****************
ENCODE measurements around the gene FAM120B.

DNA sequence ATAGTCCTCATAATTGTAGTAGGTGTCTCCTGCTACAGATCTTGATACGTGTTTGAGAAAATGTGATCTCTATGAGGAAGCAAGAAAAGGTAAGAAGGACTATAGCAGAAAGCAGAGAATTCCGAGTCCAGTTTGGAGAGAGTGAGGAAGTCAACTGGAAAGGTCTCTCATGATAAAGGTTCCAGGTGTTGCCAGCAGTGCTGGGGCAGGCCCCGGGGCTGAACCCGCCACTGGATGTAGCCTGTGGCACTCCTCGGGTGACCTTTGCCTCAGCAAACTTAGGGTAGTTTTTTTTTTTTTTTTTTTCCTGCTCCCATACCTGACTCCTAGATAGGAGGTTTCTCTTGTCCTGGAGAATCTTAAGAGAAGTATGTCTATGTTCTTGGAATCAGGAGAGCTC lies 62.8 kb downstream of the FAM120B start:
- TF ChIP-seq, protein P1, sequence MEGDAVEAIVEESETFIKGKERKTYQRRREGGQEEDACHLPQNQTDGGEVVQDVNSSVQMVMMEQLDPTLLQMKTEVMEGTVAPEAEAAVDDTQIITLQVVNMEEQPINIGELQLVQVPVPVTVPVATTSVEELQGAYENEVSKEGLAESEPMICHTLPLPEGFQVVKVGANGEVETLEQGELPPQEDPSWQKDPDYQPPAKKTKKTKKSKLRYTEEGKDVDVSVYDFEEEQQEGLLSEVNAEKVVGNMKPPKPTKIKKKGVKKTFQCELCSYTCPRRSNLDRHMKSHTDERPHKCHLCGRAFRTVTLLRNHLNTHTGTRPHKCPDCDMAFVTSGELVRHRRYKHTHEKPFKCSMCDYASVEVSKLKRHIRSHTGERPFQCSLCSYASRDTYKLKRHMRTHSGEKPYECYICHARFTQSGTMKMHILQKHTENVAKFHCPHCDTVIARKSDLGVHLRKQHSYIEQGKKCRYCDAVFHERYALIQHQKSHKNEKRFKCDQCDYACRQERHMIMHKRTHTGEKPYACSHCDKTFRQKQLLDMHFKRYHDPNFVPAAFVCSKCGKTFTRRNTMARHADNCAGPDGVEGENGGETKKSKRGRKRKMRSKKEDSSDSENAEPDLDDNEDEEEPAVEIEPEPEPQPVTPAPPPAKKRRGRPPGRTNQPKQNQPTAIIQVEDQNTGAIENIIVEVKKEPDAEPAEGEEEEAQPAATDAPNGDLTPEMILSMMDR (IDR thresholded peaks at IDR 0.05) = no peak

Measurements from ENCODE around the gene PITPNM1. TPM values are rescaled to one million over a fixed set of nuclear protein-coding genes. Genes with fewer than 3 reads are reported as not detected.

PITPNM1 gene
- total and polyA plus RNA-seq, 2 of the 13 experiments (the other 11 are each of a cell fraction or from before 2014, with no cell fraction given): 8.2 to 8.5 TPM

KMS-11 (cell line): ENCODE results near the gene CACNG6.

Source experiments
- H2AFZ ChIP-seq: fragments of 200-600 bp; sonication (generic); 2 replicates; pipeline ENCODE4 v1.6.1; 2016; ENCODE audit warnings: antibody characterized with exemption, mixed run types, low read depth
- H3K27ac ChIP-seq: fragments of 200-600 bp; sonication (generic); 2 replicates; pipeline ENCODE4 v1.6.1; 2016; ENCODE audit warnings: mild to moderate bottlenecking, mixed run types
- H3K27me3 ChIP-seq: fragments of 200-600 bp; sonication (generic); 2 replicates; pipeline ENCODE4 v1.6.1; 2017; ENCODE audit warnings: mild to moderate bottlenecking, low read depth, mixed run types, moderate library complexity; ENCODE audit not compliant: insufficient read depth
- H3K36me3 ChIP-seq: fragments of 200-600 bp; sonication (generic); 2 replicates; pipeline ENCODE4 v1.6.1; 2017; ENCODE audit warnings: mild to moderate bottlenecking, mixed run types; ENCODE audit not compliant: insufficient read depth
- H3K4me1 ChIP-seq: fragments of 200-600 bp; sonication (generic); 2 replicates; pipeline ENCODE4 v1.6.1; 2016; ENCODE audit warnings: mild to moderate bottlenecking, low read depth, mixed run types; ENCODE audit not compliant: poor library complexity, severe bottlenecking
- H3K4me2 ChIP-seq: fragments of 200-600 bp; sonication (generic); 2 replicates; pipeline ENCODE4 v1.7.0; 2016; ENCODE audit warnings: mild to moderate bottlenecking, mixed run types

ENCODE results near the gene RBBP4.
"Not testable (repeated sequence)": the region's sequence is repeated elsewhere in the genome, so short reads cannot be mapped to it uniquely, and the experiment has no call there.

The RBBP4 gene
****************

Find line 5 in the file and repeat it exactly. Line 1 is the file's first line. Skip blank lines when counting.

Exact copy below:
PITPNM1 gene